EGU2020-21959
https://doi.org/10.5194/egusphere-egu2020-21959
EGU General Assembly 2020
© Author(s) 2020. This work is distributed under
the Creative Commons Attribution 4.0 License.

GINGERINO and the GINGER Project

Angela D. V. Di Virgilio
Angela D. V. Di Virgilio
  • INFN, PISA-ITALY, Pisa, Italy (angela.divirgilio@pi.infn.it)

GINGER (Gyroscopes IN General Relativity) is a proposal aiming at measuring the Lense-Thirring effect with an experiment based on Earth. It is based on an array of ring lasers, at present the most sensitive inertial sensors to measure the rotation rate of the Earth.

Rotation and angular measurements are of great importance for various fields of science: General Relativity predicts rotation terms originated from the kinetic term, Earth Science studies the Earth's angular velocity with its variations, the tides and related perturbations, the normal modes of the Earth, the angular perturbations associated to the movement of the plates, the deformations of hydrological nature, without neglecting the rotational signals produced by the earthquakes. A ring laser integral to the Earth's surface is sensitive not only to the angular rotation of the planet, but also to global and local rotational signals. For this reason GINGER is relevant for geophysics.

GINGERINO is a ring laser prototype installed inside the underground laboratory of the Gran Sasso. Its typical sensitivity is well below 0.1 nrad/s in 1 second measurement, and it is acquiring data on a continuous basis since several years. The most recent data of GINGERINO and the results relevant for geoscience are discussed.

How to cite: Di Virgilio, A. D. V.: GINGERINO and the GINGER Project, EGU General Assembly 2020, Online, 4–8 May 2020, EGU2020-21959, https://doi.org/10.5194/egusphere-egu2020-21959, 2020

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Display material version 1 – uploaded on 13 Apr 2020
  • CC1: Comment on EGU2020-21959, Christian Bizouard, 07 May 2020

    Very impressive experiment! According to Fig. 3 you have measured the zonal tide effect on Earth angular speed.  What about your determiantion at sub-daily/hourly time resolution? Is that too bad?  In particular can you get diurnal/half-diurnal variation produced by ocean tides?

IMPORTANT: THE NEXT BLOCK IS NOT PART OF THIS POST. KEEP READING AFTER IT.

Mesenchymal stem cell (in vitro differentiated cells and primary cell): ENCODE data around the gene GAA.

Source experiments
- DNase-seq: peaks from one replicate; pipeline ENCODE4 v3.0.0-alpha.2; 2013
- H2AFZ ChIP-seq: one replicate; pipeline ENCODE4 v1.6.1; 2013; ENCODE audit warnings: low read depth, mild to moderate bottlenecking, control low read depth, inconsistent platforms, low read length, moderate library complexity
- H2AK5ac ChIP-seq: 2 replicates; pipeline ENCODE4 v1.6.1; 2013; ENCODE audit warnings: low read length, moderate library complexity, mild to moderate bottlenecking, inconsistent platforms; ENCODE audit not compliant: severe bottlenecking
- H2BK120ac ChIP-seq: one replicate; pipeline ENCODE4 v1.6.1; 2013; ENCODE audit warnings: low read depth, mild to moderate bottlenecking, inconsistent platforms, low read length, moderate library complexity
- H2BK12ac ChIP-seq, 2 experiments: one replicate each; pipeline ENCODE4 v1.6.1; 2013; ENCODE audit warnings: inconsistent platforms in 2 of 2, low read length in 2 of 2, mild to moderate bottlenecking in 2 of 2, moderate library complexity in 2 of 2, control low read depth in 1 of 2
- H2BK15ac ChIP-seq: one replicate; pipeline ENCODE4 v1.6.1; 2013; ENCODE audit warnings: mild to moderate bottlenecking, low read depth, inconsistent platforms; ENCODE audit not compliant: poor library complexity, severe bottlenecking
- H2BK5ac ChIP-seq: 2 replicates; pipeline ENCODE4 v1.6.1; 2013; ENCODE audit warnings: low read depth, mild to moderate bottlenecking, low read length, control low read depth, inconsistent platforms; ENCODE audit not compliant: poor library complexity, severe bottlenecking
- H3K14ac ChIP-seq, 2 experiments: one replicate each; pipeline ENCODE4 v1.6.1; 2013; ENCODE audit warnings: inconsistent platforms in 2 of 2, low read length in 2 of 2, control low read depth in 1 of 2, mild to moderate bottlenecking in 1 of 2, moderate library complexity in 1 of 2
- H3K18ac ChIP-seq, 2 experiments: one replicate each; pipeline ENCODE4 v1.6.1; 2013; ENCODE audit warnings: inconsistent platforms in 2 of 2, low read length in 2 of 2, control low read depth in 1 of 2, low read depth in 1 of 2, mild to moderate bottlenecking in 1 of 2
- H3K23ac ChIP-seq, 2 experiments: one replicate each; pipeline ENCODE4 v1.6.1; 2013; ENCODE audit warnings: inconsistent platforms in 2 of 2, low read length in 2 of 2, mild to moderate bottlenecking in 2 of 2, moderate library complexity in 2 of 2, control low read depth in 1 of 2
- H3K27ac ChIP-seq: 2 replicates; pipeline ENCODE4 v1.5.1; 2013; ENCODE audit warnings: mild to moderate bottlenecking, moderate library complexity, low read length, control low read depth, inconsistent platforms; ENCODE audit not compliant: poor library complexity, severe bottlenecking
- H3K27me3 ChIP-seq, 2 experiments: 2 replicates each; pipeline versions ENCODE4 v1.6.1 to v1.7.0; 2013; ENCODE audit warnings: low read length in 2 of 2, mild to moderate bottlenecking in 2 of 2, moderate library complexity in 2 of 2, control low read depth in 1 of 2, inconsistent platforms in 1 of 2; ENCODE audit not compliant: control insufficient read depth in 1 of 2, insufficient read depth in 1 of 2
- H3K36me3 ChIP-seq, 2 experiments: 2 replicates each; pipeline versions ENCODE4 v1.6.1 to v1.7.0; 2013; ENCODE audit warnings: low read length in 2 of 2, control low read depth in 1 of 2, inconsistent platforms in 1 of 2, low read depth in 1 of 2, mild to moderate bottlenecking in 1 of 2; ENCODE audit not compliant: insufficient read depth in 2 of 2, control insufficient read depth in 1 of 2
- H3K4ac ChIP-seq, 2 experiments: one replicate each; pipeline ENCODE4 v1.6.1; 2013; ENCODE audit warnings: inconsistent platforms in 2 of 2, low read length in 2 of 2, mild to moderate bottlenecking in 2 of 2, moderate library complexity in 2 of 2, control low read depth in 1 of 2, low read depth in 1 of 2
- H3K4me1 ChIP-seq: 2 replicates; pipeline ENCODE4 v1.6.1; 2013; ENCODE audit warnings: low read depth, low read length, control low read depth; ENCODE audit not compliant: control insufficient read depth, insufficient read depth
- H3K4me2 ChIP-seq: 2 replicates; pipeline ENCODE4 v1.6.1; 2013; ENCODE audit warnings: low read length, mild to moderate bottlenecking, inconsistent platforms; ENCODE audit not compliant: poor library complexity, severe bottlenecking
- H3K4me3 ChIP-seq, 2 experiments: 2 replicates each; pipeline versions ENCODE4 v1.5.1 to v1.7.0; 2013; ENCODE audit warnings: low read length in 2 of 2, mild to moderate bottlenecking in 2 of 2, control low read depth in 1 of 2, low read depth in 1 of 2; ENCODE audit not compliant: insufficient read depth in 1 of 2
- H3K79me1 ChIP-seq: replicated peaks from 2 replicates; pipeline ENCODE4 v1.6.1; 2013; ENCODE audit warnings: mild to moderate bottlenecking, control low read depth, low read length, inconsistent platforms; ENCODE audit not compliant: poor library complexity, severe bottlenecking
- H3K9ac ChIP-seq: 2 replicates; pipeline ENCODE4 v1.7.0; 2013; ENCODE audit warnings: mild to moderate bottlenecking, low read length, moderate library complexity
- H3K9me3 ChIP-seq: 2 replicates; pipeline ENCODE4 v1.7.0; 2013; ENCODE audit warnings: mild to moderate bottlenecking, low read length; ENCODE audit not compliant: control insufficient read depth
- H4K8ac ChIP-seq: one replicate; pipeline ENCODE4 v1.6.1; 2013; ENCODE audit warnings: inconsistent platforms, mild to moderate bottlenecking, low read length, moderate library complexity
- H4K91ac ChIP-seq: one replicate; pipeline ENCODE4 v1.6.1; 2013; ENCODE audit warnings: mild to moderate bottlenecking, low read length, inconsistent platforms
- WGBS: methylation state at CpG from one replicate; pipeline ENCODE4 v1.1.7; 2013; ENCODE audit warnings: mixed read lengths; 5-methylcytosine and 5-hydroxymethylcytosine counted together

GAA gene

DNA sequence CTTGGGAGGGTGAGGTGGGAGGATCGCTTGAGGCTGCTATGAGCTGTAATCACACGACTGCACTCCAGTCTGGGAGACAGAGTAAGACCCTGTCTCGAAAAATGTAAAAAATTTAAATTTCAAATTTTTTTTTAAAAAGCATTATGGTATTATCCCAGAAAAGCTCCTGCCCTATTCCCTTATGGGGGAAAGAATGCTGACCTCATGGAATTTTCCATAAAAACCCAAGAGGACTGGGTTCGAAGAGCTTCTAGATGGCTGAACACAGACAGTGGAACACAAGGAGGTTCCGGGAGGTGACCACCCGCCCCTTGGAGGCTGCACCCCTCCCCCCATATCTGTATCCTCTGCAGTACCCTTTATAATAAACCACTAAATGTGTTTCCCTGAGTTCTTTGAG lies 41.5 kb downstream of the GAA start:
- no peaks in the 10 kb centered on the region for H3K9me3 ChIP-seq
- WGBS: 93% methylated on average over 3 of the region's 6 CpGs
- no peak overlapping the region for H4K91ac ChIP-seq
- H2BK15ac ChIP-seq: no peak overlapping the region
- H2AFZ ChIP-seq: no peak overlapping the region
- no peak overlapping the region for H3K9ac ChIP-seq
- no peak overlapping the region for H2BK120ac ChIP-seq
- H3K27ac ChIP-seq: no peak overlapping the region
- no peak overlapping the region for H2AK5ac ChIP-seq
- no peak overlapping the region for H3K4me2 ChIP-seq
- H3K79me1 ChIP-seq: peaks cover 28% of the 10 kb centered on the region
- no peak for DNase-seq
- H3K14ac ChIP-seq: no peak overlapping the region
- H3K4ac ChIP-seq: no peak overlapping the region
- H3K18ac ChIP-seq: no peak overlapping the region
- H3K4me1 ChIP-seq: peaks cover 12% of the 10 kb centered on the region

• AC1: Comment on EGU2020-21959, Angela D. V. Di Virgilio, 07 May 2020

    Thanks

    I'm interested mainly in the apparatus, in order to answear your question I should discuss directly with you.

    • CC2: Reply to AC1, Christian Bizouard, 07 May 2020

      Yes it would be better. I only wonder whether you can get a precision of about 0.1 s at sub-daily time scale. Then Sagnac interferometer could constitute a real alternative to astro-geodetic technique.  

      • AC2: Reply to CC2, Angela D. V. Di Virgilio, 07 May 2020

        in principle the RLG can be even facter than 1ms, but of course details of the experimental apparatus must be taken into account. Our experimental set-up is at presente rather simple.

  • CC3: Comment on EGU2020-21959, Christian Bizouard, 07 May 2020

    Present uncertainty on length of day at hourly time scale: 0.01 ms. For d omega3, corresponding uncertainty is 0.01/86400 * 7e-5 ~ 7 e-12 rad/s.

  • AC3: Comment on EGU2020-21959, Angela D. V. Di Virgilio, 07 May 2020

    I have to think to all that. In principle RLG can do a lot, but not GINGERINO